What do libertarians think about the statement, ‘Individualism is a stupid idea because humans are social animals’?

…as answered on Quora….

There are many definitions of “individualism” — what Alexis de Tocqueville meant by it is radically different from what Wordsworth Donisthorpe meant by it. I have written about Tocqueville’s word choice elsewhere. Here I will discuss something very much like Donisthorpe’s usage in Individualism: A System of Politics (1889), H. L. Mencken’s in Men versus The Man (1911) and F. A. Hayek’s in Individualism and Economic Order (1948).

This libertarian judges the queried statement [“individualism is a stupid idea because humans are social animals”] to be silly and unlearned.


Because individualism is a doctrine of sociality.

Individualists make the fairly obvious point that it is only by protecting individual personsalong with their justly acquired property that robust sociality can evolve. Individualists look upon our social natures as best maturing when as many relations are voluntary as possible, and when people are judged according to the same standard applied up and down the institutional, class, and tribal order. Persons are not to be given special license because of some specific social connection, but, instead, defended according to basic rights that all may have so long as they reciprocate.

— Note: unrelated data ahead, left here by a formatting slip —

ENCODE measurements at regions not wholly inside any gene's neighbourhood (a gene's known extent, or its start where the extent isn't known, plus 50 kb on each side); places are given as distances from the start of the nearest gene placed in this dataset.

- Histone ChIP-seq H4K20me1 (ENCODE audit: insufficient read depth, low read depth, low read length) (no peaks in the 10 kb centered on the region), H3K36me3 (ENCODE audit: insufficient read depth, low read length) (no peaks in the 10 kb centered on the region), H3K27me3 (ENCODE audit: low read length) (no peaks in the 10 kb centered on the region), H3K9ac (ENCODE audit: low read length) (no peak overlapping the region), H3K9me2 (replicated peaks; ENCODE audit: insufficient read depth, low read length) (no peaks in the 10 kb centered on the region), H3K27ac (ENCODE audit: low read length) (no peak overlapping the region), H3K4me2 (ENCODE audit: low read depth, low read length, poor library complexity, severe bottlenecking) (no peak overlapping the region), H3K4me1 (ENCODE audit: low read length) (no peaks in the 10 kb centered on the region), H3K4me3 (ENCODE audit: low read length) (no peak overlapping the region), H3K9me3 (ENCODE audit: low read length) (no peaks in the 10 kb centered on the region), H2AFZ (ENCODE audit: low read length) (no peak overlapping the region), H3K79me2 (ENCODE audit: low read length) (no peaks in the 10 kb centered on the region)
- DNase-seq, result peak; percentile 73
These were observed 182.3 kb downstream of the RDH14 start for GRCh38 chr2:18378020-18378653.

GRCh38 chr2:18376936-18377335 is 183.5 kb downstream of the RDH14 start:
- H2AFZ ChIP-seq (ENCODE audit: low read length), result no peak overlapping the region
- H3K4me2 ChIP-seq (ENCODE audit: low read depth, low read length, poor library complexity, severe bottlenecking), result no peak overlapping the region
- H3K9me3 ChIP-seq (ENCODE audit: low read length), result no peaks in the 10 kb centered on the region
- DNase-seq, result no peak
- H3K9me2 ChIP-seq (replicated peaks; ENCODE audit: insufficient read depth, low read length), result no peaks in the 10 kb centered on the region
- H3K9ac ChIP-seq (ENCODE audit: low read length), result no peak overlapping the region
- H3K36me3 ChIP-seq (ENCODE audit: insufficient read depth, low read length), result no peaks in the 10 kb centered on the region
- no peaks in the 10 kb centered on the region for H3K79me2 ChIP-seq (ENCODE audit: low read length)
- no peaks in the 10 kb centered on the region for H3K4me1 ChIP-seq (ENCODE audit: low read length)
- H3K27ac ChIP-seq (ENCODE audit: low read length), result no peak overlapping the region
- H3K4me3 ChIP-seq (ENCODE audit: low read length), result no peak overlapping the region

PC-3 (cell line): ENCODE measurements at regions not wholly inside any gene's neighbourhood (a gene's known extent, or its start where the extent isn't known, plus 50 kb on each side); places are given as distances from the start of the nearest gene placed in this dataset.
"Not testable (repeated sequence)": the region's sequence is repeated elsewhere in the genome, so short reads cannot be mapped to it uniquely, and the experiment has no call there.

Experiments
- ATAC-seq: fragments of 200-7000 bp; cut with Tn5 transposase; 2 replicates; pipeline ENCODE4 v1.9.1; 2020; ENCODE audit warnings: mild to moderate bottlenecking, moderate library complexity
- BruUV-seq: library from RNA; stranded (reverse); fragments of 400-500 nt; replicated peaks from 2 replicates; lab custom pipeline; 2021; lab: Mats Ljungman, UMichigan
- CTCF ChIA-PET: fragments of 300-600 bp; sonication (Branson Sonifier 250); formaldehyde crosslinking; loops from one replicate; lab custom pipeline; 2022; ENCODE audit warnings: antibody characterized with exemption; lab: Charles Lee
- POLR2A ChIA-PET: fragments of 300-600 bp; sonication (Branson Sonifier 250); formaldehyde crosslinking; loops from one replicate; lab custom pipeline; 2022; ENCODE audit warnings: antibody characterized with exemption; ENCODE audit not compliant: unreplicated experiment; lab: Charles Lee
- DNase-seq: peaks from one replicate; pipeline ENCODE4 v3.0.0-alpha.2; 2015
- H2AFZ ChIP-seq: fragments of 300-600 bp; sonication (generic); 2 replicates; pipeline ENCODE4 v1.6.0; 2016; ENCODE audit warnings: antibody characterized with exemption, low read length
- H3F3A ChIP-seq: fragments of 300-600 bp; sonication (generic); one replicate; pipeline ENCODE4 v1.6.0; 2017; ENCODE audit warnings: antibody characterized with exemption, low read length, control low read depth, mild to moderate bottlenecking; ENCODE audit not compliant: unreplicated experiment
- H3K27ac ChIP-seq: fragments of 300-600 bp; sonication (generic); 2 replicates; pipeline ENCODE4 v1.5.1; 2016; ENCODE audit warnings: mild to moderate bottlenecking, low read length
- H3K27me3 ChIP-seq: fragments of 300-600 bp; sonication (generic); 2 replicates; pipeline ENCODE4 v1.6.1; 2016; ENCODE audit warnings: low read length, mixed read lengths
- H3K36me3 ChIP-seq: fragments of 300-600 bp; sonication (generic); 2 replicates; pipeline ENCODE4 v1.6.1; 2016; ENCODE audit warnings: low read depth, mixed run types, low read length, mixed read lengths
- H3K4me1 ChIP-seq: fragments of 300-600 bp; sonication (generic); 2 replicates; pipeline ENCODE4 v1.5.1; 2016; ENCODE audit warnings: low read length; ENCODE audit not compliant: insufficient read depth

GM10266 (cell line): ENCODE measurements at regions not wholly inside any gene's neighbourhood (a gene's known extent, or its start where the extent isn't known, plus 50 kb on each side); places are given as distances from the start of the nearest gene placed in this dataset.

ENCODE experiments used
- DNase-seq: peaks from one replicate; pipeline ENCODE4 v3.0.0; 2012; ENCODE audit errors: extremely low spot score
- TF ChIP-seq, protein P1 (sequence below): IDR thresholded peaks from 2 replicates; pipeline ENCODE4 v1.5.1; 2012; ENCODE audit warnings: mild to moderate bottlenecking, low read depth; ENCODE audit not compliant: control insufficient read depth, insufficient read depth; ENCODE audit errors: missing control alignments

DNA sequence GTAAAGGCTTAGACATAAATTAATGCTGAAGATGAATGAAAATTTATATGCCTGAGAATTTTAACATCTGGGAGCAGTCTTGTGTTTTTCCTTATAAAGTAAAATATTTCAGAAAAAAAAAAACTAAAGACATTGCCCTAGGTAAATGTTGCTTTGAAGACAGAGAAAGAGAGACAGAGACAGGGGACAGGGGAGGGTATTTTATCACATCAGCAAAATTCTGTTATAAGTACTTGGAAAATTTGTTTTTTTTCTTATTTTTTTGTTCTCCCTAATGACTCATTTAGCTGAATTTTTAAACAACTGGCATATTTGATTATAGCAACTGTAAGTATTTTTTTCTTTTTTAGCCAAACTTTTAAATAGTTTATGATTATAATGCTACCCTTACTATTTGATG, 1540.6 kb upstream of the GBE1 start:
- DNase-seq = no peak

Individualism is a doctrine of free association and voluntary community.

Sure, we are social animals. But from this it does not follow that a “socialism” that coerces compliance and corrals people into groups and regulates them by means of “the public ownership of the means of production” is in any way an expression of humane sociability. This sort of collectivism is a deeply anti-social doctrine. And if you doubt, study the mores of Soviet subjects, or read Orwell’s 1984 — no great society there, no triumph of “social man.”

It is individualism that defends our social natures from the con artistry of any number of collectivisms. To buy the idea that individualism (understood as a rule-of-law standard based on a division of responsibility) is corrosive (by its very name?) of society is to misunderstand society itself. And perhaps to have a very, very low opinion of humanity.

Folks who hold to this notion are easily taken in by simplistic word association. This individualist sees the queried statement as a typical example of ideological trickery, as sophistry, as base rhetoric, as ugly propaganda. It is the kind of thing unscrupulous people say to fool the distracted, the inattentive and the not very bright.

Don’t be conned.